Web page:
Although the state’s coal industry has shrunk drastically in recent years, the West Virginia Coal Association touted a new study which maintained the industry , along with coal fired power plants, are still a major economic driver in West Virginia’s economy.
“We commissioned the study, but it was done by the state’s leading economist up there at the Bureau for Business and Economics John Deskins. It came out even more overwhelming and convincing than even what we thought on the total economic impact,” said Chris Hamilton, President of the West Virginia Coal Association.
Data from the study found mining and coal-fired power generation was still a $14 billion impact on West Virginia’s economy. According to the Coal Association the state’s mining industry alone spends more than $2.1 billion on wages and coal operators generated approximately $9.1 billion in economic activity in 2019.
“Despite production declines in recent years, coal remains a very important part of West Virginia’s economy, as illustrated in our research,” Deskins said. “Coal continues to support a sizeable share of the state’s economic output and thousands of high-paying jobs.”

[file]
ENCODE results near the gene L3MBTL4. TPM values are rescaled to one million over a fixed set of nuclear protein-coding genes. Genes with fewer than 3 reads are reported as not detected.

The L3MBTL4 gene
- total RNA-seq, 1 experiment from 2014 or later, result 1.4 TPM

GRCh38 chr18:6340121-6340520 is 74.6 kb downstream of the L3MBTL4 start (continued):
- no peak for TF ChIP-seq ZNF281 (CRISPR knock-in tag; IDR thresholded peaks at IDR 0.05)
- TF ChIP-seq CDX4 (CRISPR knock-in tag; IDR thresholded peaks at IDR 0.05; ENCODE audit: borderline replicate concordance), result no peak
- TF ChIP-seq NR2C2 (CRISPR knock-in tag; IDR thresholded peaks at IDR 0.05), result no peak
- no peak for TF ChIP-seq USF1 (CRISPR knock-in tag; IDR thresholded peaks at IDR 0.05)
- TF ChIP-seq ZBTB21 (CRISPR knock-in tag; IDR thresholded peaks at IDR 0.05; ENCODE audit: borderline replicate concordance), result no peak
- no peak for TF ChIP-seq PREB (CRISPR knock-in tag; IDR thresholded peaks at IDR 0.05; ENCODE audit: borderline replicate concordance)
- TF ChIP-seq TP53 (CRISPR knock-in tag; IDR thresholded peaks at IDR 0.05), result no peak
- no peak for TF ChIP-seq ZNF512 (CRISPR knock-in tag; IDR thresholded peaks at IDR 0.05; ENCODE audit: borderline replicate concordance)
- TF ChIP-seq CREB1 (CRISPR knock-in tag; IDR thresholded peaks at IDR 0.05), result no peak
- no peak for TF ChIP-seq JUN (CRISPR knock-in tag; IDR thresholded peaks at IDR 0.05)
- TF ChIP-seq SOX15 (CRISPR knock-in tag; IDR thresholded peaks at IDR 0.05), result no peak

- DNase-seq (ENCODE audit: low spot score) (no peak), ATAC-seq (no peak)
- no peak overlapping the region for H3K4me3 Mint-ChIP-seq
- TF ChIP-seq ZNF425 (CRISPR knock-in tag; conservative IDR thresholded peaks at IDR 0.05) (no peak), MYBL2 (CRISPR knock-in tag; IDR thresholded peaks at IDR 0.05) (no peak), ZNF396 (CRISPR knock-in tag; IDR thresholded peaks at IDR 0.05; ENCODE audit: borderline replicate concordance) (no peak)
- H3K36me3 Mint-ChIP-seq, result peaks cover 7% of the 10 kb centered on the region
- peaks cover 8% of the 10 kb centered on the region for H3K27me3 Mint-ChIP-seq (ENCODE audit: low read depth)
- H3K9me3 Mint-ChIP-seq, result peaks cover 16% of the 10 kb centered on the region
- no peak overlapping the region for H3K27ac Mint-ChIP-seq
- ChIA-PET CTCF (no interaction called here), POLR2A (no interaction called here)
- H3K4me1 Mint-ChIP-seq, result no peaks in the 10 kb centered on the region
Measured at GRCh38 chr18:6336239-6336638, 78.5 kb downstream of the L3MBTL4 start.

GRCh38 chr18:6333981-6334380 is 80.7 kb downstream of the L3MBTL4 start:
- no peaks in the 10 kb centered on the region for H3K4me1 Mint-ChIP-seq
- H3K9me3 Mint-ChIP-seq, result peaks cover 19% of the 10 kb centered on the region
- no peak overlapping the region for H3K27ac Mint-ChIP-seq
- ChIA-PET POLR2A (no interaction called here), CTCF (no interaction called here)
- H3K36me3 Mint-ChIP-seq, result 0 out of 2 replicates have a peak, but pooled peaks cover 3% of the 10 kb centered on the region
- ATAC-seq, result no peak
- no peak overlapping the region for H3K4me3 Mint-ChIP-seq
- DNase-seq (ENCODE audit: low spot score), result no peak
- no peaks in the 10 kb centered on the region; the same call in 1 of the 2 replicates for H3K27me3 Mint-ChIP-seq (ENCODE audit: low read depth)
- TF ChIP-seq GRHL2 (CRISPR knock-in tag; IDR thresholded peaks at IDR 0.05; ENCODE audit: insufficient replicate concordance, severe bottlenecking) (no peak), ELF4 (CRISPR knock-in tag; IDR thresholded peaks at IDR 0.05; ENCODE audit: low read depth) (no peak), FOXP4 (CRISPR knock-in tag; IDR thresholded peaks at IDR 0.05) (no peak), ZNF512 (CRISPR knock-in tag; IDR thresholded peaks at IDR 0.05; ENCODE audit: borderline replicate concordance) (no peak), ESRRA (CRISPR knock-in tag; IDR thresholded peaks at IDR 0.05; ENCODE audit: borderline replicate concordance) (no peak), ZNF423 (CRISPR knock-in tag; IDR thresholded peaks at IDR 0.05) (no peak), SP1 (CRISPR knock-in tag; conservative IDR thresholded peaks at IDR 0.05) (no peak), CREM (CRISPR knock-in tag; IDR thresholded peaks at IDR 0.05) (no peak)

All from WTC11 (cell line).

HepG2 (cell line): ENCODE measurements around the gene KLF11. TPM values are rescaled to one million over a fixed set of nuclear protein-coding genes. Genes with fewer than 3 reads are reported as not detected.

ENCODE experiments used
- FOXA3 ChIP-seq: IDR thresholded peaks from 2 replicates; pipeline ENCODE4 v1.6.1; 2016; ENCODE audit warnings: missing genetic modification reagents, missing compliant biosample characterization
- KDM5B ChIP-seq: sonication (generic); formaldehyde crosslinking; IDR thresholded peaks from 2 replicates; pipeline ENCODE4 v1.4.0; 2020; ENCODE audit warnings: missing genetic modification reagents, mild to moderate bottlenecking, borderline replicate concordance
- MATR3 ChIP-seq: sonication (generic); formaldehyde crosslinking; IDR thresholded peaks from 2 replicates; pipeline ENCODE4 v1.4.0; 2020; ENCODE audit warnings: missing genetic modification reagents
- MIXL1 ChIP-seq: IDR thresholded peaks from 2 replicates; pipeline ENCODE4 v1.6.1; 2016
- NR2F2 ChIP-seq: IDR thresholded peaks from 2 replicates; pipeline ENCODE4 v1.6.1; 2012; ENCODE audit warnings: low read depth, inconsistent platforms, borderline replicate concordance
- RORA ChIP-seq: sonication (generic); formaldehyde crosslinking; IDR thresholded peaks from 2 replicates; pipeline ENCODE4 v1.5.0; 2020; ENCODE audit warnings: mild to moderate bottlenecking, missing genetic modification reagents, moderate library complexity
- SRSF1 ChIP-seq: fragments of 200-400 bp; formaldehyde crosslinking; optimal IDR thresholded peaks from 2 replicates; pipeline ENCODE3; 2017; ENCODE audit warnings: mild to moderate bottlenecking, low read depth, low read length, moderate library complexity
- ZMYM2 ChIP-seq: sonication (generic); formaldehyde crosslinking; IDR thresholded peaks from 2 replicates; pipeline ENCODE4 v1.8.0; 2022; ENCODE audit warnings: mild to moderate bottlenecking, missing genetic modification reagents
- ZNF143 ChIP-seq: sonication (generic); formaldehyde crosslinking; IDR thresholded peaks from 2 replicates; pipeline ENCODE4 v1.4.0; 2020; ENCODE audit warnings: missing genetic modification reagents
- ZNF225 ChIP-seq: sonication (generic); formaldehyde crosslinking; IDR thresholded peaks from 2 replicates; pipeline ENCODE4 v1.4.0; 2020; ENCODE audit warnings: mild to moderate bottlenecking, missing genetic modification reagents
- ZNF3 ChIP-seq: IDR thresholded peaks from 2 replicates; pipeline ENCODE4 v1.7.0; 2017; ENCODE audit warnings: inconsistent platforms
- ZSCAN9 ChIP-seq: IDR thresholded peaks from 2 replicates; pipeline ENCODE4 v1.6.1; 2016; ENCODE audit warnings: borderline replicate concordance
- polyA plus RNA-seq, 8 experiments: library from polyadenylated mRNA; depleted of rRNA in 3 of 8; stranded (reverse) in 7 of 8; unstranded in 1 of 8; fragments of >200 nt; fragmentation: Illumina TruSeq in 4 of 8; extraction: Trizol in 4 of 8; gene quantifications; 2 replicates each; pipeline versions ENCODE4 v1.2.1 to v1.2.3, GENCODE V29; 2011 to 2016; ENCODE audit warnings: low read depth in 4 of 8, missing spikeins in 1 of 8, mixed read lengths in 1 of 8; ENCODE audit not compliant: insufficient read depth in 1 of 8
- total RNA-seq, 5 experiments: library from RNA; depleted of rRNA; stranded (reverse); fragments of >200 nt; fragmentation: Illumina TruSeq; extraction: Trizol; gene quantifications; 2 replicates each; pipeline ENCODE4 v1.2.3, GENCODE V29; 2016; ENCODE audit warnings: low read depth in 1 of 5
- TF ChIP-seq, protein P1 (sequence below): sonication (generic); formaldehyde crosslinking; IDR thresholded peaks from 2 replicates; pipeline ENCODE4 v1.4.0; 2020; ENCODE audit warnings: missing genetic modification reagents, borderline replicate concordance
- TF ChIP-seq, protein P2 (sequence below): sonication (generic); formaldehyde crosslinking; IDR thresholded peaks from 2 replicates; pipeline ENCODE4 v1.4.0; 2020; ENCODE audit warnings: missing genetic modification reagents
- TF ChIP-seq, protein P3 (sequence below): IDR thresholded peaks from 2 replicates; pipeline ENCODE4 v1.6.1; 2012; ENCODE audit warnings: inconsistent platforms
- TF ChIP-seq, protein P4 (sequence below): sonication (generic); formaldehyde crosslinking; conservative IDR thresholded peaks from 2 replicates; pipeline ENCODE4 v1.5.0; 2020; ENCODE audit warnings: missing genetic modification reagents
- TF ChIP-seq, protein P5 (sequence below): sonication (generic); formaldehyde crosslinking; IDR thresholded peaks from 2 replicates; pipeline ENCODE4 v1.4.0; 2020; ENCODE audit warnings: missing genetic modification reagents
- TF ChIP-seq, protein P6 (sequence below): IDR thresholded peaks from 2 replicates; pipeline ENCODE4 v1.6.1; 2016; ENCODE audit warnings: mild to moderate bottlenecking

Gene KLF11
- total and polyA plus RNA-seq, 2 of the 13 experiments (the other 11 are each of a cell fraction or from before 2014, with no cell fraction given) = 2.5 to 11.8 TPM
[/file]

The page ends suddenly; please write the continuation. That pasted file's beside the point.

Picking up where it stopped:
The state still has eight coal fired power plants which generate the largest share of electricity used by West Virginia residents as well as many beyond the state’s borders. According to Hamilton the state still had about 100 coal mines in operation. The upstream and downstream industries from both coal and power operations were sizeable according to the WVU research. This came even as the coal industry was half the size of what it was a decade ago according to Hamilton. He added, the industry faces even more uncertainty in the years to come.
“A lot of forces are trying to transition everybody away from fossil energy, but we really should be a last holdout because of the economic benefits and jobs fossil energy, particularly coal, does for the Mountain State,” he explained.
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- On March 24, 2021